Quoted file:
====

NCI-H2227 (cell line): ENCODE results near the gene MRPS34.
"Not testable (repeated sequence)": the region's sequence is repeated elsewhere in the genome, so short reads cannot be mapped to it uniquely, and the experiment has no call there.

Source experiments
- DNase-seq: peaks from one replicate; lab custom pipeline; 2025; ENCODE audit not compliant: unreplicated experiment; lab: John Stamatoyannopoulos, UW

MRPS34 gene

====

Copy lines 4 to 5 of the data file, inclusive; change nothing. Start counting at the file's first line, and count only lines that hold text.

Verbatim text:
- DNase-seq: peaks from one replicate; lab custom pipeline; 2025; ENCODE audit not compliant: unreplicated experiment; lab: John Stamatoyannopoulos, UW

MRPS34 gene